Arteritis of the lower extremities
Cases of arteritis of the lower limbs are counted every year. This disease causes a blockage of the arteries that supply the lower limbs.
It is mainly caused by an accumulation of cholesterol in the arteries.
Arteritis of the lower limbs is a cardiovascular disease. It is characterized by partial or total blockage of the arteries of the lower limbs.
According to the health insurance, more than one in five people over 70 years old are affected by this pathology.
Also called arterial oblique disease of the lower limbs (AOMI), this disease reduces the blood and oxygen supply to the limbs: therefore, the muscles are no longer oxygenated.
Arteritis of the lower limbs: what are the causes of this disease?
Blood from the heart flows to the lower extremities through various arteries such as the aorta, iliac, femoral, and pedal arteries. Several factors can promote the development of lower extremity arteritis:
- excess cholesterol
- high blood pressure
- overweight and obesity
- Lack of physical activity and sedentary lifestyle.
- excessive alcohol consumption
- the male sex
In 90-95% of cases, lower limb arterial obliterating disease is caused by atherosclerosis. Atherosclerosis can cause an occlusion that blocks the arteries or lead to a stenosis that narrows them.
Atherosclerosis is an accumulation of cholesterol in the arteries.
These deposits cause atheromatous plaques on the inner lining of the artery. They produce inflammatory reactions and can lead to serious complications such as..:
- Progressive tissue ischemia: atheromatous plaques increase in volume and reduce the diameter of an artery. This phenomenon blocks the blood flow and the tissues receive less oxygen.
- Ischemic accidents: can occur when the atheromatous plate breaks. Fragments can then migrate into the arteries and block them.
- an arterial thrombosis: a blood clot forms and blocks an artery
The arteries of several organs can be affected by atherosclerosis, including the coronary arteries of the heart, the carotid arteries from the neck to the brain, the abdominal aorta, the digestive, renal and lower limb arteries.
How does arterial disease obliterans of the lower limbs develop?
When it begins to develop, arteritis of the lower limbs is asymptomatic. There is no indication of its presence. It is often identified by the systolic pressure index.
For this test, systolic blood pressure is measured in the wrists/arms and ankles. If it is less than 0.9, oblique arterial disease of the lower limbs is declared. This cardiovascular pathology can evolve in four stages:
Stage 1: the infraclinic
There are no clinical signs in the affected patient. When lower limb arteritis is reported, treatment should be immediate to avoid serious complications.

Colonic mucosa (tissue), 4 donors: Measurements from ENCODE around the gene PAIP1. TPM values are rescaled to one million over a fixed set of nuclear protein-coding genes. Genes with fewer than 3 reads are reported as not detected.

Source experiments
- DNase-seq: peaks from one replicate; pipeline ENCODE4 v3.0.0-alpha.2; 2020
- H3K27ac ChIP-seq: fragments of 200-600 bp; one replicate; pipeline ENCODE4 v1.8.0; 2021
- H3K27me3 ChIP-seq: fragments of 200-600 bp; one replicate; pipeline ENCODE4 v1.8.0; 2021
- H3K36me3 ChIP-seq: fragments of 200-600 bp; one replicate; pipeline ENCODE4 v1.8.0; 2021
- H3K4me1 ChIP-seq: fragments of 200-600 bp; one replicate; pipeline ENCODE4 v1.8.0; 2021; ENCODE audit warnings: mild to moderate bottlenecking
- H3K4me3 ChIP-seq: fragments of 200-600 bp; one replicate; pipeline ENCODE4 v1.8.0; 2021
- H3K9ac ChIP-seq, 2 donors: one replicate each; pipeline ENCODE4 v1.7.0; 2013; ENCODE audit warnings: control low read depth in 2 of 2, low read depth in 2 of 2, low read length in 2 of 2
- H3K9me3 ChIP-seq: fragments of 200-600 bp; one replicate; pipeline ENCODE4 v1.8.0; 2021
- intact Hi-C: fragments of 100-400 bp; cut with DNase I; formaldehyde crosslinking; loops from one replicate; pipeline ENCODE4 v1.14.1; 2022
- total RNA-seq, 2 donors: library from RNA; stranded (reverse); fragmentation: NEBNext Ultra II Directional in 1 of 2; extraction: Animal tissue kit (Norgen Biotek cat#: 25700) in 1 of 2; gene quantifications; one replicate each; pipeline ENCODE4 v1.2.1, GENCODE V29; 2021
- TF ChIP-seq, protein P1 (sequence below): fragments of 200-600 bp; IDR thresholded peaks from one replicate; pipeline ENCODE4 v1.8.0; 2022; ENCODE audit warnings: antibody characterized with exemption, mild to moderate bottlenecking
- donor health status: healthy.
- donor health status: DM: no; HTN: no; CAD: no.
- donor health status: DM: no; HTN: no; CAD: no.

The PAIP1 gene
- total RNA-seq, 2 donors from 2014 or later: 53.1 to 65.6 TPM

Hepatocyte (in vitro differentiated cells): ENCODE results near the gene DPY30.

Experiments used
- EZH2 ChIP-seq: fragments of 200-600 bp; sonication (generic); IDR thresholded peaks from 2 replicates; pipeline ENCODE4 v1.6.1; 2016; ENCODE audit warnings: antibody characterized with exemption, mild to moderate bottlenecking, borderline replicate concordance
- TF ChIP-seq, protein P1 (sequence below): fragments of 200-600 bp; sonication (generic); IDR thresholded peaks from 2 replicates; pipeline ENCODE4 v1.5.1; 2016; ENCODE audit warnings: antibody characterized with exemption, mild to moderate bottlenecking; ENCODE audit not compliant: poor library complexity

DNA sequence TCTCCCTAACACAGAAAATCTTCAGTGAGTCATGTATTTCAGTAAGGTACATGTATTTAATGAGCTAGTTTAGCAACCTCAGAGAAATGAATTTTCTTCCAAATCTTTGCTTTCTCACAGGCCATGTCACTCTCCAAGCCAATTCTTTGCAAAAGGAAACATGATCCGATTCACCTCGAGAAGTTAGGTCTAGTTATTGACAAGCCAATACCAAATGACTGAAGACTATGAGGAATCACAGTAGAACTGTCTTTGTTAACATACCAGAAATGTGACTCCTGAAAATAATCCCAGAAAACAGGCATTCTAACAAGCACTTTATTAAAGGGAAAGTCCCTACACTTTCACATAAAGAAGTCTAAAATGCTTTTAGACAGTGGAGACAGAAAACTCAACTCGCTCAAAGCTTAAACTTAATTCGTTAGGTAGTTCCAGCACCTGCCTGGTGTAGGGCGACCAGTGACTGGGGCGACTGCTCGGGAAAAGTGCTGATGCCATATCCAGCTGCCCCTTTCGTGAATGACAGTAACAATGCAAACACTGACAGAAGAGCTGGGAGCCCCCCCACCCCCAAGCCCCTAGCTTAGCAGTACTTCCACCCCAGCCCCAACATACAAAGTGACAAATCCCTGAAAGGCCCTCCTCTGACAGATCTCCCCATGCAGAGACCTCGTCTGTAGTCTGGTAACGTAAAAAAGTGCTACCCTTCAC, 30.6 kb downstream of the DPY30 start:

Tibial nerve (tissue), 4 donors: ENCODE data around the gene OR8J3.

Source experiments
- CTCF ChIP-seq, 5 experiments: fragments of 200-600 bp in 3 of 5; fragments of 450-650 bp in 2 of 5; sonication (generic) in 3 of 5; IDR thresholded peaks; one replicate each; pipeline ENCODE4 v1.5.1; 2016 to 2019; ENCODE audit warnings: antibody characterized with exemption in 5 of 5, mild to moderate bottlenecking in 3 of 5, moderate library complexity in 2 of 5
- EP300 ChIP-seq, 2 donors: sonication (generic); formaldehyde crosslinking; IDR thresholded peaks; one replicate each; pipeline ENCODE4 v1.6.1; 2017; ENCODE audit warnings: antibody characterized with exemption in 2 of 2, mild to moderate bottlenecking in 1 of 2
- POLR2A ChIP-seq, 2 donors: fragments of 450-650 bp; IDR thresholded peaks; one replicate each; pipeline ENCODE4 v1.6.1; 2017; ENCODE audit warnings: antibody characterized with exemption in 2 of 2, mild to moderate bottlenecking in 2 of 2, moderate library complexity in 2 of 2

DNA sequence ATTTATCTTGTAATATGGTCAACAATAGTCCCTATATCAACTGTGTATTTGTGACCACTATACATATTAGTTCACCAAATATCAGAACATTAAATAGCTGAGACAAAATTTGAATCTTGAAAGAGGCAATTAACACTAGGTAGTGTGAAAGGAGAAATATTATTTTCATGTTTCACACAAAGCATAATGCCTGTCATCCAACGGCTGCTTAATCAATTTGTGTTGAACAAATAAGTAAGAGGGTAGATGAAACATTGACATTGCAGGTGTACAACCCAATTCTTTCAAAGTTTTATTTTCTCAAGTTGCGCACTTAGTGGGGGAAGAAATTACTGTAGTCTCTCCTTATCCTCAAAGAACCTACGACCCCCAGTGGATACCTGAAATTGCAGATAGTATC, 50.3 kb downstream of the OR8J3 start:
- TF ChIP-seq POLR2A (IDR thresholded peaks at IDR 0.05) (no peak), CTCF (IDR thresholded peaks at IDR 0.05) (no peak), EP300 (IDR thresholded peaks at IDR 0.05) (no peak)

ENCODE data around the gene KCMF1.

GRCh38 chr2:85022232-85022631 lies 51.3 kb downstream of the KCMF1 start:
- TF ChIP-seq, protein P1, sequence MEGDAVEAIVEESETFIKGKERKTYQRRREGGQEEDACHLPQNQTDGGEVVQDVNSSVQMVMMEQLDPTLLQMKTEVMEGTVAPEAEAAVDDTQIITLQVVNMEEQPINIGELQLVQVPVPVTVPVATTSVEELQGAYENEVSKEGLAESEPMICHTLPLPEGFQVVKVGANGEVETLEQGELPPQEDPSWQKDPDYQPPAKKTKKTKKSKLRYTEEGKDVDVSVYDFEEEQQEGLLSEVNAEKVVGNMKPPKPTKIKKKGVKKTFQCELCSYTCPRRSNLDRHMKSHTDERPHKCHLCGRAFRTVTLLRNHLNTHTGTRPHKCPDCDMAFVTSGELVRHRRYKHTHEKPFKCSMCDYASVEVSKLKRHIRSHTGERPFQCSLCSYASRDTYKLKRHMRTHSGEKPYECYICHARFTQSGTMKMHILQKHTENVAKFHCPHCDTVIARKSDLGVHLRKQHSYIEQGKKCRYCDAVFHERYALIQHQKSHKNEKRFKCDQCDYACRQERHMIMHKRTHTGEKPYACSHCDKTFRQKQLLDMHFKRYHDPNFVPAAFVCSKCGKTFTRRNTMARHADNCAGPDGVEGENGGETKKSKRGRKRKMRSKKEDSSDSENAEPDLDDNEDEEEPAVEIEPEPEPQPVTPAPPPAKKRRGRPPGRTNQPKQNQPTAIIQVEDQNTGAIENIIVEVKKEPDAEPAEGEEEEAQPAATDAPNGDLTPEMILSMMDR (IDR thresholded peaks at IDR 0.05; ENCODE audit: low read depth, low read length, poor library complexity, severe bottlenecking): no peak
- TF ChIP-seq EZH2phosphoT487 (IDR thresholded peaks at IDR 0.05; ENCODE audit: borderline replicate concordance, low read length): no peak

Stage 2: Intermittent Claudication
When the patient walks, the first pains in the calf begin to appear. He is forced to stop to calm them down. If the iliac artery is blocked, pain appears in the buttocks and hips.
Stage 3: Pain at rest
If arteritis of the lower limbs is not treated, the patient feels the painful genes when lying down or sitting down. They often get up during the night.
Stage 4: Trophic disorders, ulcerations and gangrene
This last stage is the most serious. The lack of blood supply causes severe pain in a limb or a limb.
He becomes increasingly pale and cold, sometimes with diminished motor skills. This is a medical emergency. If the arteritis is not treated in time, the limb will have to be amputated.
Arteritis of the lower limbs: how is it diagnosed?
Treatment of lower limb arteritis should be quick, as there are serious complications.
According to the French Federation of Cardiology, a complete vascular checkup is necessary to identify the other locations of atherosclerosis at the level of the different arteries.
To make the diagnosis, the health professional performs an arterial Doppler ultrasound to detect the affected arteries and the degree of damage. The patient may also be prescribed a stress test, a myocardial exploration and a coronary angiogram.
What are the treatments for lower limb oblique artery disease?
Treatment of lower extremity arteritis is based primarily on a healthy lifestyle and treatment of risk factors.
Therefore, health professionals recommend quitting smoking, losing weight if necessary, getting regular physical activity and eating a balanced diet. For patients suffering from hypertension, medication treatment is also prescribed.
When this fails, surgical treatment is required to treat arterial disease obliterans of the lower limbs. An interventional physician or vascular surgeon can perform various techniques such as :
- Dilation of the artery with or without a stent.
- A thigh bypass
- A lumbar sympathectomy
In some cases, these interventions may not work. As a last resort, the specialist will have to amputate the affected limb to save the patient’s life.
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